KOOMKEY: A Community of Givers Paying It Forward


by Joseph Lacko

Even the most carefully outlined project can surprise us with unexpected turns and unforeseen adventures. It is the nature of creativity.

When I created Koomkey, the only method of sending unsolicited cash to people through Twitter, I experienced a few of these surprises.

If you’re new to the concept, Koomkey enables you to send what we call, “Kashkeys” to other people, in values between 25 cents to 10 dollars, without creating any sort of new account. Think of it as a virtual tip jar sitting on your worktable.

When Twitter followers appreciate the efforts you make in social media, or admire your offline creative outpouring, a quick “Kashkey” of encouragement can be sent your way.

Throughout development, I told myself: “I know what I see as the usefulness of this tool, but I will always be ready for the different ways social media users ultimately take it.”

When we launched Koomkey July 1, 2013, the Twitter users who’d tweeted, “How do I turn my social media efforts into cash?” didn’t respond. In fact, some of them blocked me.

My wife, Rebecca, began her own venture, offering “latte & muffin” cash to her favorite authors. And there was my surprise; the first niche to latch on to the power of Koomkey’s usefulness was the writing community. Now I have befriended more wordsmiths than I ever imagined I might.

It makes sense. The intention of Koomkey is to empower social media users to instantly support others on a reasonable scale. This fits perfectly into the intimate world of writers networking and building an author platform.


More useful than merely clicking, “Like,” a humble thanks in the form of 25 cents can quickly add up. Anyone who sells a product in units—books, for instance—understands how quickly small numbers can snowball. Kashkeys are real income earned simply by maintaining your current online platform through social media.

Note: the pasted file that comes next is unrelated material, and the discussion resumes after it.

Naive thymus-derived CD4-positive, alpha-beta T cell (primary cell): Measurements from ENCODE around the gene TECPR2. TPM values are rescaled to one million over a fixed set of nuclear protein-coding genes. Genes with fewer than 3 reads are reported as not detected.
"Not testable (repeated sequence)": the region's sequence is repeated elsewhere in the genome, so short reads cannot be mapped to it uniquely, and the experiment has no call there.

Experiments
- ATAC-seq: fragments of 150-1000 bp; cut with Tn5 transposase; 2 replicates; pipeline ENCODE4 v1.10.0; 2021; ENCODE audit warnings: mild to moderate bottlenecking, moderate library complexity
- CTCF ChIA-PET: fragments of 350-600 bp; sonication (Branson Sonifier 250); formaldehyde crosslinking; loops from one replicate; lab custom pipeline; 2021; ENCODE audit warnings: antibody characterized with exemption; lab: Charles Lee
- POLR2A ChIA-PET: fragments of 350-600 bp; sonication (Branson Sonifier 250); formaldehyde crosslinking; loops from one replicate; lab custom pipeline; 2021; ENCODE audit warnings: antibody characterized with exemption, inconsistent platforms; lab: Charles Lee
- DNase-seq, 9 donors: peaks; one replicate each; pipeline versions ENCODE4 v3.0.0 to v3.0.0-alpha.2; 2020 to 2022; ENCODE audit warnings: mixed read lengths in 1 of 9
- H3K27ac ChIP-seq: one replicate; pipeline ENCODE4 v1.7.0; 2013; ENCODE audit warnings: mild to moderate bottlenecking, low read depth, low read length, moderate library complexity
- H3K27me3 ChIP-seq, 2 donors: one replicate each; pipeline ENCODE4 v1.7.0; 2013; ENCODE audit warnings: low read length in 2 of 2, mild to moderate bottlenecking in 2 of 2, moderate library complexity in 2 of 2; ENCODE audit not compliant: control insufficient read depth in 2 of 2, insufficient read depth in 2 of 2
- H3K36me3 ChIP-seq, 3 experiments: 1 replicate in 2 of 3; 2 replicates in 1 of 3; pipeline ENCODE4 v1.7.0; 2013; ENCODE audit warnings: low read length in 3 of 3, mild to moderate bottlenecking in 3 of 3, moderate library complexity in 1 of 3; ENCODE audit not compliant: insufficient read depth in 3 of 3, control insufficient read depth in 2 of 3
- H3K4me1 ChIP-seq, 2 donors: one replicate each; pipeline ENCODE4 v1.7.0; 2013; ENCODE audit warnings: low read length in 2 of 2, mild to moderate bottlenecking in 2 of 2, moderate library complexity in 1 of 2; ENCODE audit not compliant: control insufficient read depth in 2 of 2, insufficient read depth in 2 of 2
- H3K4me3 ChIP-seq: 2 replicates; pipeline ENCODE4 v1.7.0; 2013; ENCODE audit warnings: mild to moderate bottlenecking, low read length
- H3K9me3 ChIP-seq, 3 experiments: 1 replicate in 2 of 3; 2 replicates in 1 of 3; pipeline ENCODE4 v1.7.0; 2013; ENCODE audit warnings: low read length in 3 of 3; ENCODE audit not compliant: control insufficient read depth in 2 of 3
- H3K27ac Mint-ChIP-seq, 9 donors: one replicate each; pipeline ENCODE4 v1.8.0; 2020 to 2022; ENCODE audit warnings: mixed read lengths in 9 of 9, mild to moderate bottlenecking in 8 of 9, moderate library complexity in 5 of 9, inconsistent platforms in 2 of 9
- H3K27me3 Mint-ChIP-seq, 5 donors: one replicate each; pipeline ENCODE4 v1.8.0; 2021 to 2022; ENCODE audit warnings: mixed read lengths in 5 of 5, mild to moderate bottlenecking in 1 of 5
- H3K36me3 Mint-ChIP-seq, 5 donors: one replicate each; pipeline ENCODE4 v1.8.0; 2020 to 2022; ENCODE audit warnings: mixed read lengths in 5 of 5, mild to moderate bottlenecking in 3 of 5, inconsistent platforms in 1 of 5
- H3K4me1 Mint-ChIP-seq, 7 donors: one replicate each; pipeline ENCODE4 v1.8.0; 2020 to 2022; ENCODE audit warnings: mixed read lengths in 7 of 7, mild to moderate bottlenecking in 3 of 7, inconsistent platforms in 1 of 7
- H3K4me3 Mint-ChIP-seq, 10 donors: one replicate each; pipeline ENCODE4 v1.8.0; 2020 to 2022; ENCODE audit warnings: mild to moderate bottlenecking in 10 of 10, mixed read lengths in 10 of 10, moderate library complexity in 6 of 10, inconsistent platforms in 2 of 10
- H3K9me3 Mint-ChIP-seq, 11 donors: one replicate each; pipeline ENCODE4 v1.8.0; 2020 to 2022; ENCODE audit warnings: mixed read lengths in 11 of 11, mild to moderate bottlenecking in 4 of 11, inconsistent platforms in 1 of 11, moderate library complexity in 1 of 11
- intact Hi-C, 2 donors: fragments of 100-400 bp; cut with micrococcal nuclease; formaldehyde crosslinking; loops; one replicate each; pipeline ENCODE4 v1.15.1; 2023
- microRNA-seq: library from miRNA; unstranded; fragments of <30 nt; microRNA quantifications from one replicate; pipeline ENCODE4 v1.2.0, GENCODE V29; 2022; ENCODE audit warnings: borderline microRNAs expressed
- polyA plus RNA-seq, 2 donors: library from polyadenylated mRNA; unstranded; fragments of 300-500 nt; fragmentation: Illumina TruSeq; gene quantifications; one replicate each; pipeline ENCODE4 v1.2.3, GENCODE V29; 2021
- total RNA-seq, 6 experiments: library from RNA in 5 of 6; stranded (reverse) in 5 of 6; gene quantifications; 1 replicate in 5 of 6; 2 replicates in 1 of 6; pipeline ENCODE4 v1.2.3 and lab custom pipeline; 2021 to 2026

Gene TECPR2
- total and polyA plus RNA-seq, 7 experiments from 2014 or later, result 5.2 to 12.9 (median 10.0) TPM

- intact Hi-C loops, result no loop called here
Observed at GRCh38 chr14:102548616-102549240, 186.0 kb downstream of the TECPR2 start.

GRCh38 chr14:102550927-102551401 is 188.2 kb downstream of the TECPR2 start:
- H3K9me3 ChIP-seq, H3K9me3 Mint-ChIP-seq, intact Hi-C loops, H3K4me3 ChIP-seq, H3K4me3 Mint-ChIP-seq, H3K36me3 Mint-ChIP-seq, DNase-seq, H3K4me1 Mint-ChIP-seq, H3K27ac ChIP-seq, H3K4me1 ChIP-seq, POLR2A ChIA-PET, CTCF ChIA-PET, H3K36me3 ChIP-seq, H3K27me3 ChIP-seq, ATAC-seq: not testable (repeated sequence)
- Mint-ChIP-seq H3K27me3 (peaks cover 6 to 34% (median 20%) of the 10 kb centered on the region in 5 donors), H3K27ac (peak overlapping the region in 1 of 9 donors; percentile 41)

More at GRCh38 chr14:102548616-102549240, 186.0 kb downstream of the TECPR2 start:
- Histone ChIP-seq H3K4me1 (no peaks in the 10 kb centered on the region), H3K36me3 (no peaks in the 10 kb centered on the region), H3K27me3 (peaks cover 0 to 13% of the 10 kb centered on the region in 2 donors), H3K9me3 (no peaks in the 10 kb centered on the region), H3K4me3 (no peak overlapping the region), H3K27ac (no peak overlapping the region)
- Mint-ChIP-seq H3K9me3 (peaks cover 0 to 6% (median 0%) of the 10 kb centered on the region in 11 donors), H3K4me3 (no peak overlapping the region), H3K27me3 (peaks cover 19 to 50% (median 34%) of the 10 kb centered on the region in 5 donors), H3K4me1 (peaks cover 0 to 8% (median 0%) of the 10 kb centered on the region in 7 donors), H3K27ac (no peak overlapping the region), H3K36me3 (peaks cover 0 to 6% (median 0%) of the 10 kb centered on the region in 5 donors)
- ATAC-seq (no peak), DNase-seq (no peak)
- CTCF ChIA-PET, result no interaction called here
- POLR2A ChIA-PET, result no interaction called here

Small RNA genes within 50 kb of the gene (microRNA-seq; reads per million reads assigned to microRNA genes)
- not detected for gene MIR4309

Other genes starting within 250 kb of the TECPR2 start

If just 10% of your Twitter followers sent you a quarter, or maybe a dollar this month, and every month, how would it benefit you?

I’ve discovered the unexpected joy of joining others in giving heartfelt $10 Kashkeys to an author who found herself in a sudden bind. Together, we helped a stranger in need, and now count her among our friends. I have personally found the writing community the most receptive to random acts of generosity.

It stems from one of the key principles that went into the creation of the service: allowing people to simply be themselves and get financially rewarded for it.

Relationships are the cornerstone of social media. Readers love to interact with writers. In our first month of operation, two book fans, strangers in different countries, connected with their favorite author on Twitter using Koomkey. An exchange of Kashkeys was sent between them, and this small gesture was so appreciated, the fans teamed up to support the author’s Blog Tour of her latest book release. Their enthusiasm and partnership amazed me, and I was happy to donate Kashkey prizes for contests offered throughout the author’s tour.

What has been created in Koomkey is a simple way to cheer on a hard working writer, artist, charity, comic, blogger–whoever inspires us. Koomkey users have sent donations to favorite charities, students struggling to make ends meet, and educational programs in need of funding. Other Koomkey users notice these donations and join in giving—to both the worthy cause, and the original giver. I look forward to the time when a 25-cent Kashkey is as common as a retweet.

Signing up is as easy as logging in at www.koomkey.com with your Twitter handle and password. Claiming your cash is a matter of one click. You can use your funds received to send Kashkeys to others, or direct the money to your bank. It’s your choice.

If you have only a quarter or two to spare, try it. I challenge you to brighten someone’s day using Koomkey.



Joseph on Twitter

Rebecca on Twitter

How It Works

Why send someone cash for no apparent reason? (by Joseph Lacko)

Connecting, Writing, and Paying It Forward with Koomey (by Rebecca Lacko)